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Toshiba TG01

Toshiba TG01 smartphone

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The Power of One Brief: Top reasons to choose HP BladeSystem

There are lots of options for optimising video playback, including stretching the film to fit the screen but, despite the supposedly fast processing speed, we did find videos seizing up on us occasionally. Also, the highly reflective screen wasn't as sharp or as detailed as we’d seen on other phones, such as the Samsung i8910's OLED version, or even the Apple iPhone 3GS.

Toshiba TG01

Orange Maps gets you there, but lacks sophistication

The format capability is fairly broad, with MP3, AAC, AAC+, eAAC+, AMR-NB, WMA, MIDI and SP-MIDI for audio, plus H.263, H.264, 3GP, MPEG4 and WMV for video. Both WMP and CorePlayer can handle music playing duties, though the supplied headphones suffered from a fairly narrow dynamic range and excessive sibilance in the higher register.

There's no 3.5mm headphone socket on the phone itself, but it does come with an adaptor for the micro USB slot, which gets around the issue effectively, if not particularly elegantly. Alternatively, there is a stereo Bluetooth option for wireless headphones.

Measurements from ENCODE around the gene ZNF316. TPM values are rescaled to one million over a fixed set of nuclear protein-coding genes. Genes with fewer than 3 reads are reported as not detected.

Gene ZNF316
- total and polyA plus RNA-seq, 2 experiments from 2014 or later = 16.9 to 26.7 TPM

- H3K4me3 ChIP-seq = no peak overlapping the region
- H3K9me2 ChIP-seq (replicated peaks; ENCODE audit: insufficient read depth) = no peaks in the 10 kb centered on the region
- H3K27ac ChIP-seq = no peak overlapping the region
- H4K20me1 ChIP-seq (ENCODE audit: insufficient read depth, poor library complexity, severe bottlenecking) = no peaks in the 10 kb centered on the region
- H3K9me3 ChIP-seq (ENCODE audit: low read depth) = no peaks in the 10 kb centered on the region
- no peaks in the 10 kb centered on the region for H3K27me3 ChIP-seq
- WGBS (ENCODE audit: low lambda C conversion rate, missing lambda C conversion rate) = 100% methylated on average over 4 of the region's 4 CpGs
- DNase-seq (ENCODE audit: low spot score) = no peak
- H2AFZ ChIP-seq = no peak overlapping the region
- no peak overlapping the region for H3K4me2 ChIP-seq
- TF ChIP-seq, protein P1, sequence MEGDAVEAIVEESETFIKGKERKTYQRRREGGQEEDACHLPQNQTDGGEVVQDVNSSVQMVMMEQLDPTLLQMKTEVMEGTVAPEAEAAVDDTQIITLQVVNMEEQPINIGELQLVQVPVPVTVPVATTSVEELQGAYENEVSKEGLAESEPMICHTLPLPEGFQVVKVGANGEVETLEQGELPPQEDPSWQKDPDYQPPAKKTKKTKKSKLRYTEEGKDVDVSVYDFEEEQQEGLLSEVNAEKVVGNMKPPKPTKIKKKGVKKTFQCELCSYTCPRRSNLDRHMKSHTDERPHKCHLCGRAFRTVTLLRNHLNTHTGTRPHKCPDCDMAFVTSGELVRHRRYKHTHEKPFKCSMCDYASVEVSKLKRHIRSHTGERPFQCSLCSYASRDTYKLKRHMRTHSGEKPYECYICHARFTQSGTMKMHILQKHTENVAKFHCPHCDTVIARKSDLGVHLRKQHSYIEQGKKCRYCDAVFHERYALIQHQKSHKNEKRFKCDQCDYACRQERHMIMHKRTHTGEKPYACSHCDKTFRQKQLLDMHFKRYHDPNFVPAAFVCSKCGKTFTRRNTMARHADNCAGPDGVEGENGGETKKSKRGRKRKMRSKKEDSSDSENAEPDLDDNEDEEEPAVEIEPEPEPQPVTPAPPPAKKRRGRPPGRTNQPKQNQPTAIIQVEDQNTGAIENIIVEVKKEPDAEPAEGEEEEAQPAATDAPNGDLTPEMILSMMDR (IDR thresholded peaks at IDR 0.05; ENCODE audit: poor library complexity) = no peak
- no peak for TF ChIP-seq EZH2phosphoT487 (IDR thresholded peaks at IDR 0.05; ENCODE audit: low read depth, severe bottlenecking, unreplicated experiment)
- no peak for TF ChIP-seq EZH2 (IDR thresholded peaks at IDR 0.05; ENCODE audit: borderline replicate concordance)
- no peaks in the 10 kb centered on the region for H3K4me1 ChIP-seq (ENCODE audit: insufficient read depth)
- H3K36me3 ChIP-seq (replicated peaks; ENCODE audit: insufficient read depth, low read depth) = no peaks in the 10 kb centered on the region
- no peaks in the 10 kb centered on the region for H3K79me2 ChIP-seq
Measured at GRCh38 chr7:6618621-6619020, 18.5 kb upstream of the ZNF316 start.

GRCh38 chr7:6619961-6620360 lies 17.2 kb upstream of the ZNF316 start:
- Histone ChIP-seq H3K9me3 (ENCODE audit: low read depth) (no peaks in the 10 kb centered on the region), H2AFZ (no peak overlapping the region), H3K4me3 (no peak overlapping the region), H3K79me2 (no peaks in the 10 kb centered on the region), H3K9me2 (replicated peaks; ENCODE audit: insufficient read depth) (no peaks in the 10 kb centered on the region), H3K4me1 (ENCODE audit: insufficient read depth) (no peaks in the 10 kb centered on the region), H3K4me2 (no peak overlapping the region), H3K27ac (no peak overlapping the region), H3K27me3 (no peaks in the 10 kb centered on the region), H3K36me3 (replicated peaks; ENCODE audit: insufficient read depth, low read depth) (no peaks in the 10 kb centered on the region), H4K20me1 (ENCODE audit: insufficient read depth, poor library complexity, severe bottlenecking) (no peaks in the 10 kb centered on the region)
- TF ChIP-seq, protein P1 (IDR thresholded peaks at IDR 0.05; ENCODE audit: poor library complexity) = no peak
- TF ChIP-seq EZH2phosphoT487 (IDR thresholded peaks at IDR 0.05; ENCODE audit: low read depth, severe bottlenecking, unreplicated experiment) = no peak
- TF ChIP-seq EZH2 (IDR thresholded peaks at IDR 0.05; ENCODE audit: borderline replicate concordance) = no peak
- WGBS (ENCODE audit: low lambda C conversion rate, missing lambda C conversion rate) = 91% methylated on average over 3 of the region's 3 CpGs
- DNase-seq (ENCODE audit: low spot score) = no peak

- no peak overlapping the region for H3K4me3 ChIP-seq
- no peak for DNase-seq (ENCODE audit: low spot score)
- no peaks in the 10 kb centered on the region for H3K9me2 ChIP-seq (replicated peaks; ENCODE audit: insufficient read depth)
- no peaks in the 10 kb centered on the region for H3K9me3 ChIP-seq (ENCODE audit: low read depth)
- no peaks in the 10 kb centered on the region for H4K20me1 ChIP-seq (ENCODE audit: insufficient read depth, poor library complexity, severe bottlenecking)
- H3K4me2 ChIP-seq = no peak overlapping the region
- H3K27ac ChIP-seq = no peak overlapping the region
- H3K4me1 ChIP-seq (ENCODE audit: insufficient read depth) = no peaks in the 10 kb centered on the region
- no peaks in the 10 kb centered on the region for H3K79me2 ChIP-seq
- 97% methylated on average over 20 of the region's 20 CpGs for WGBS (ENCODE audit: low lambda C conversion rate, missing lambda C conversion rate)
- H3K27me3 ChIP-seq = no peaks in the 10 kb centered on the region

3D gaming is available for the TG01 and there's a sample racing game supplied called Need For Speed Undercover. It looked quite decent in full screen mode, though we were disappointed that we had to use onscreen controls to turn our car rather than the accelerometer. With 512MB of on-board storage, the TG01 also comes with an 8GB microSD card – very handy.

Toshiba TG01

Gaming

The camera has no flash, but there is autofocus. It's very slow to start up, at around five seconds, which makes it less than ideal for spontaneous snapshots. There are options for multishot (fixed at nine shots at slowish one-second intervals), timer (up to 15 seconds) and digital zoom (which doesn't work on the full 2048x1536-pixel resolution). Pictures tend to err on the fuzzy side, and we found it hard to get any sharp detailing.

Using blade systems to cut costs and sharpen efficiencies

Next page: Verdict

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